How to specify a cubicle – 8 important factors in choosing the correct cubicle for your project
How to specify a cubicle – 8 important factors in choosing the correct cubicle for your project

There is a saying that “there is no such thing as bad weather – just bad selection of clothing!” This goes a long way to understanding how the decisions made when specifying a cubicle system need to be closely linked to a series of practical issues. Whilst at Petal there are no ‘bad’ choices when it comes to cubicles, we can help you avoid the ‘wrong’ choice for the environment in which they are placed.

In this article we explore the key factors which should be considered when specifying cubicles to ensure a positive end result.


1. Aesthetics

Every designer wants to ensure the appearance of interior features is working in harmony with the overall standard of a scheme regardless of how functional the element is. This applies within the washroom also and there are a vast range of options available to choose from to arrive at the desired aesthetic.

Like most things, cost and appearance are linked, however the latest cubicle designs have introduced vast improvements in styling at a range of price points. Petal’s Line range is a great example where stylish flush fronted inline design can be accessed at different costs dependent on issues such as scale and materials.

Regardless of the price point, a good system will still be well designed and through the absence of things like through panel fixings and cleats, will still offer pleasing aesthetics.


2. Traffic

Traffic volumes in a washroom environment vary greatly depending on the location, use of building etc. Smaller office buildings may see very infrequent use of cubicles whilst busy bar environments and sports complexes will see continuous use for longer periods.

Budget cubicle systems are available from some manufacturers and may serve a purpose in some light use environments. However, with their wall cleats and through fixings which are visible on the exterior of the cubicle doors, these systems are not designed to cope with the volume of traffic associated with busy public buildings and bars or the rough and tumble which comes with a sporting or school application. The result will lead quickly to unstable cubicles with rattling panels and ill-fitting doors

Frequent all day (or night!) use and repeated opening and closing of doors brings wear and tear which is why the specification of a cubicle door with 3 hinges instead of 2 is a sound choice. At Petal, these are specified as standard meaning no big decisions to be made at this stage. Watch out for inferior products though which could deem your project to failure at this early juncture.


3. Environment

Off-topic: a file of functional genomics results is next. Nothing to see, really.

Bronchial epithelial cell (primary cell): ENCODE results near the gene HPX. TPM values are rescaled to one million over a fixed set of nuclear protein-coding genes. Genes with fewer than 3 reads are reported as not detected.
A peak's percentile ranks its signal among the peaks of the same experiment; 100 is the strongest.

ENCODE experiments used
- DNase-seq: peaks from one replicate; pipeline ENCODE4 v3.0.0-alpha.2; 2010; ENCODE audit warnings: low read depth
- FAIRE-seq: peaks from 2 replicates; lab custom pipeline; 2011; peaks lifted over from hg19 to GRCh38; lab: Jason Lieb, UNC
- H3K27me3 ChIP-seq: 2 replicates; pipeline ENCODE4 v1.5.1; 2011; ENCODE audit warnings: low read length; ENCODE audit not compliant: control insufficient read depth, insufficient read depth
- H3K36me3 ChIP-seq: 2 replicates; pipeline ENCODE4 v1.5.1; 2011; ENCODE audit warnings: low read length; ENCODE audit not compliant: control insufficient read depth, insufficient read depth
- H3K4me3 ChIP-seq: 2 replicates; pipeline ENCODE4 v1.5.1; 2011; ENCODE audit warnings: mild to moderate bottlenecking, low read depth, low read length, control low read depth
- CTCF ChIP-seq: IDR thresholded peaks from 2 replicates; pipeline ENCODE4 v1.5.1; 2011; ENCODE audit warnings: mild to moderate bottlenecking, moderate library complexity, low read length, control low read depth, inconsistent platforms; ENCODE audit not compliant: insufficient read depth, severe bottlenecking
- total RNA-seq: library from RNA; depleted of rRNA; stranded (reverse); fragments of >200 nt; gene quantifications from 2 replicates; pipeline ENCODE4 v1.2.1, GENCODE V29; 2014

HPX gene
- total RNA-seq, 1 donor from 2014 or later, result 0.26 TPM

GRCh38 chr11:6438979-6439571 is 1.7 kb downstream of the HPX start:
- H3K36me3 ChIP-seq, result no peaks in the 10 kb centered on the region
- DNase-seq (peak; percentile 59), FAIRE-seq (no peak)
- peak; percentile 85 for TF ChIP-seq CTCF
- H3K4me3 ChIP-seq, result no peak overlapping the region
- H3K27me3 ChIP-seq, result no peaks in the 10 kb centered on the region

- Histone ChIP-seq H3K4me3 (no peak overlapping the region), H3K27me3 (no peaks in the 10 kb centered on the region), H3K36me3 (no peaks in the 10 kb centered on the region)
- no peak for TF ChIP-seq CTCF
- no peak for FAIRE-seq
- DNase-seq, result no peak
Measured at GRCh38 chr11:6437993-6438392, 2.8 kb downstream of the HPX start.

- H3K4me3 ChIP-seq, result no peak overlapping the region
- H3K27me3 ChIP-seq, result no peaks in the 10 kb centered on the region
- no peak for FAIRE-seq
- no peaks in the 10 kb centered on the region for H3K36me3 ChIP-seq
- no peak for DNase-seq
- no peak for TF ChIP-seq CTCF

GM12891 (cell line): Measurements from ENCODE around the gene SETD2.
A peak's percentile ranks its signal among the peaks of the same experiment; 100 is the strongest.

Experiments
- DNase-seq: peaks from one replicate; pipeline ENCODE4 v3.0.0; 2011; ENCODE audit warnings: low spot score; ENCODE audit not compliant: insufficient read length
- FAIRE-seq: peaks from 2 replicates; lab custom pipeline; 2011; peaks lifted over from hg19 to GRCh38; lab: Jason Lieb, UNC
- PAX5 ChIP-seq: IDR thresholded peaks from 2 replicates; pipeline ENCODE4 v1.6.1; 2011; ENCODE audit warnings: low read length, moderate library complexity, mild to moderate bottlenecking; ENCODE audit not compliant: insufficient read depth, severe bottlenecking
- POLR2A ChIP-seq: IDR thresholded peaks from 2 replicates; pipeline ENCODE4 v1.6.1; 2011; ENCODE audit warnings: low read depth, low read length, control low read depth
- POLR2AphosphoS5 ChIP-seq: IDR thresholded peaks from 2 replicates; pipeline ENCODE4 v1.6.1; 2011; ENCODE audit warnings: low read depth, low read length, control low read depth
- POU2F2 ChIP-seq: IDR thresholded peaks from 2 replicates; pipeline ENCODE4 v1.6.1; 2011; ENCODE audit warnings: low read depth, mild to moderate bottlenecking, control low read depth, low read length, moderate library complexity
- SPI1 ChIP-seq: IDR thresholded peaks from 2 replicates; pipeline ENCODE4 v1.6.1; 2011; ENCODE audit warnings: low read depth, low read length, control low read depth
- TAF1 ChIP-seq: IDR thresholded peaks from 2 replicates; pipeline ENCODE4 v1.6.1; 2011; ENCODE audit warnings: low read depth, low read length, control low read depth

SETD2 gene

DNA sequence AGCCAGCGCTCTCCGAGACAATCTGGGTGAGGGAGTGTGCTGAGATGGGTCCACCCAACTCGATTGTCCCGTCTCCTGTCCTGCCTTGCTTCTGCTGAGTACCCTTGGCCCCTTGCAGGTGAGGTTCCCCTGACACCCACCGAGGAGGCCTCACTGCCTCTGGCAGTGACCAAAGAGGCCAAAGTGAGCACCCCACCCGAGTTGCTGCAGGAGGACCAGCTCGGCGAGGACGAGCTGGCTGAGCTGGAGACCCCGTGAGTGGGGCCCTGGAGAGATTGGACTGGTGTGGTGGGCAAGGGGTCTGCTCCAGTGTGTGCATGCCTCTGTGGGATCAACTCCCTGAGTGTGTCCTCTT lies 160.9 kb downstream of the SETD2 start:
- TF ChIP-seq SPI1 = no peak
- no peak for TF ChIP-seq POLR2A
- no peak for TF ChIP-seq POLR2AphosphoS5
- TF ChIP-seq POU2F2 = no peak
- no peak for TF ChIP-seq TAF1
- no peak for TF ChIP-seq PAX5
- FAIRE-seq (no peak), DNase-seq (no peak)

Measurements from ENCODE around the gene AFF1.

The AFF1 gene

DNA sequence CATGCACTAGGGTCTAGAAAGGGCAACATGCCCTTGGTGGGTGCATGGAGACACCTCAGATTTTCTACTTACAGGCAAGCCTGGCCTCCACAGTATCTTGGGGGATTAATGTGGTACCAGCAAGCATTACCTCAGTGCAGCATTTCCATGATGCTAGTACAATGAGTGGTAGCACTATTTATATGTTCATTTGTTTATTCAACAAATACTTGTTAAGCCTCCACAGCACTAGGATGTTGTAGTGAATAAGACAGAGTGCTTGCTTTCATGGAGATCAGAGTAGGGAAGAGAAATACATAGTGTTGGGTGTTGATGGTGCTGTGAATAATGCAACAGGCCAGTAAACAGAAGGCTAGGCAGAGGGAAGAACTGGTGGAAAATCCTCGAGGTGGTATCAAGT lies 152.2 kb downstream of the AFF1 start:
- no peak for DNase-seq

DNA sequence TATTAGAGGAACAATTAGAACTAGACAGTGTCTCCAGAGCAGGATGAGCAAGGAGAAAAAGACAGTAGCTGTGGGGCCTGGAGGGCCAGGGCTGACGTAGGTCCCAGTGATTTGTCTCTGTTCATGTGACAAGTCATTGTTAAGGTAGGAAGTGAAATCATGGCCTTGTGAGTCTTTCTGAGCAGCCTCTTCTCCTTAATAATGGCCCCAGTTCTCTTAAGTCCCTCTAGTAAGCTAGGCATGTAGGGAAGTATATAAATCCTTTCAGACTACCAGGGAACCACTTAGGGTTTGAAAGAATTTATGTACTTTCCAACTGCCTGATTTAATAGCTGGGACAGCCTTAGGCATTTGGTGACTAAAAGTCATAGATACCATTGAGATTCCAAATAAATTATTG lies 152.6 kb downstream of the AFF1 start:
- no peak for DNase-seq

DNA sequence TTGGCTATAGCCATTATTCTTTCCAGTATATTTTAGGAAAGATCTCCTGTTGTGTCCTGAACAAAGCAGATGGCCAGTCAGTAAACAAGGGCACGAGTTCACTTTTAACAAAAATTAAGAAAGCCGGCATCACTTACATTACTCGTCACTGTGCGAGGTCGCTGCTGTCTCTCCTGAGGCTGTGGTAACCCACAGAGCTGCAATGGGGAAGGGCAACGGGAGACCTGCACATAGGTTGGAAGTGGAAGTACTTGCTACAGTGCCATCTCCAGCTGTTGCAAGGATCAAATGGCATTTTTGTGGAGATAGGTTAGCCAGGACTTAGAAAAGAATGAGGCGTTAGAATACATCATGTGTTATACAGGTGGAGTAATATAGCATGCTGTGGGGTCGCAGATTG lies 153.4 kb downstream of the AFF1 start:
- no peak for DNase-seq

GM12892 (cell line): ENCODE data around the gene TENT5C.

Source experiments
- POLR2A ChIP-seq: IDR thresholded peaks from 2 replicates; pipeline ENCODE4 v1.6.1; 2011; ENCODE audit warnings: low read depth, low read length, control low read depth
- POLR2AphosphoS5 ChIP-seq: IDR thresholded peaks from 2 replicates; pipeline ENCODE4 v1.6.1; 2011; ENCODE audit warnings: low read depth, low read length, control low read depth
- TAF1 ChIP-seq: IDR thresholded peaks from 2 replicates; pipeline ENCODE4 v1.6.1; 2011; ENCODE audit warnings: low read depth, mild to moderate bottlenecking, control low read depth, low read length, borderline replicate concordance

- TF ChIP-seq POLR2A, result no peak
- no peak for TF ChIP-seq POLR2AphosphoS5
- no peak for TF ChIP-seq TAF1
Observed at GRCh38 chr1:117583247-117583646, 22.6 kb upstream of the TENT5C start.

In short – this means wet or dry.

In a largely dry environment no restrictions in material choice are at play so decisions can be made because of design or financial factors. However in areas where large volumes of moisture are present, certain materials are to be avoided in order to ensure an application which will withstand the pressures associated with excessive moisture.

In a leisure centre, spa facility or school sports environment this will take the form of steam from saunas and steam rooms, water from swimming pools, wet feet from trainers and football boots etc. In such environments, moisture is perhaps an obvious consideration and thus the selection of hard wearing and water resistant materials becomes second nature – primarily compact grade laminate as a more cost efficient option but also glass for applications seeking an additional element of sophistication.

However, perhaps less obvious is that these materials should also be chosen for locations where cleaning is a repeated feature, for example mopping of floors and cleaning down of the cubicle panels themselves. A healthcare setting is the perfect example – where cleanliness is so pertinent and therefore cubicles will be the subject of numerous cleaning events throughout the day. Again in these scenarios CGL and glass will be the only sensible options to avoid material failures, making standard core boards a non-starter for use in this environment.


4. Materials

As in every sphere of construction, choice of materials is influenced heavily by both design needs and budgetary constraints.

At the perceived ‘lower’ end of the financial scale are CGL and HPL options, but the variety of finishes available for these products means design considerations need not be compromised. Core boards with High Pressure Laminates (HPL) offer a huge range of colours and finishes but are not suitable for wet environments. CGL, on the other hand, is a vastly versatile choice suitable for most applications including wet and dry environments.